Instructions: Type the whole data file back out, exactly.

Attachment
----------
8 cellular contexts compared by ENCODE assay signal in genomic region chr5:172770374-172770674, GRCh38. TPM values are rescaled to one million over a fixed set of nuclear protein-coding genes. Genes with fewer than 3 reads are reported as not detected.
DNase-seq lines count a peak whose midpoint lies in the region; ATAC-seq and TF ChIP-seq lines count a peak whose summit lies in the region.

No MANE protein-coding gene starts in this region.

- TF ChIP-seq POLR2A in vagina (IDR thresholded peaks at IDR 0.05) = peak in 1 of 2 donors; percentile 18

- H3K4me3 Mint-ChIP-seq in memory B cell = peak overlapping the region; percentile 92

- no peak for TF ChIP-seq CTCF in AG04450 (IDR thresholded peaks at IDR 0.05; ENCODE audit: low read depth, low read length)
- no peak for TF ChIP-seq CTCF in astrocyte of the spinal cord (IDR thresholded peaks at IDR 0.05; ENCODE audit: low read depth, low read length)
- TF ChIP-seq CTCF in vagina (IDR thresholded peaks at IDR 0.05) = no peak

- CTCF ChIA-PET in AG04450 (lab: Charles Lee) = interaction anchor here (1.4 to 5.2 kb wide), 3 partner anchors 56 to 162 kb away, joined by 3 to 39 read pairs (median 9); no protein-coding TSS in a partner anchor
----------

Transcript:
8 cellular contexts compared by ENCODE assay signal in genomic region chr5:172770374-172770674, GRCh38. TPM values are rescaled to one million over a fixed set of nuclear protein-coding genes. Genes with fewer than 3 reads are reported as not detected.
DNase-seq lines count a peak whose midpoint lies in the region; ATAC-seq and TF ChIP-seq lines count a peak whose summit lies in the region.

No MANE protein-coding gene starts in this region.

- TF ChIP-seq POLR2A in vagina (IDR thresholded peaks at IDR 0.05) = peak in 1 of 2 donors; percentile 18

- H3K4me3 Mint-ChIP-seq in memory B cell = peak overlapping the region; percentile 92

- no peak for TF ChIP-seq CTCF in AG04450 (IDR thresholded peaks at IDR 0.05; ENCODE audit: low read depth, low read length)
- no peak for TF ChIP-seq CTCF in astrocyte of the spinal cord (IDR thresholded peaks at IDR 0.05; ENCODE audit: low read depth, low read length)
- TF ChIP-seq CTCF in vagina (IDR thresholded peaks at IDR 0.05) = no peak

- CTCF ChIA-PET in AG04450 (lab: Charles Lee) = interaction anchor here (1.4 to 5.2 kb wide), 3 partner anchors 56 to 162 kb away, joined by 3 to 39 read pairs (median 9); no protein-coding TSS in a partner anchor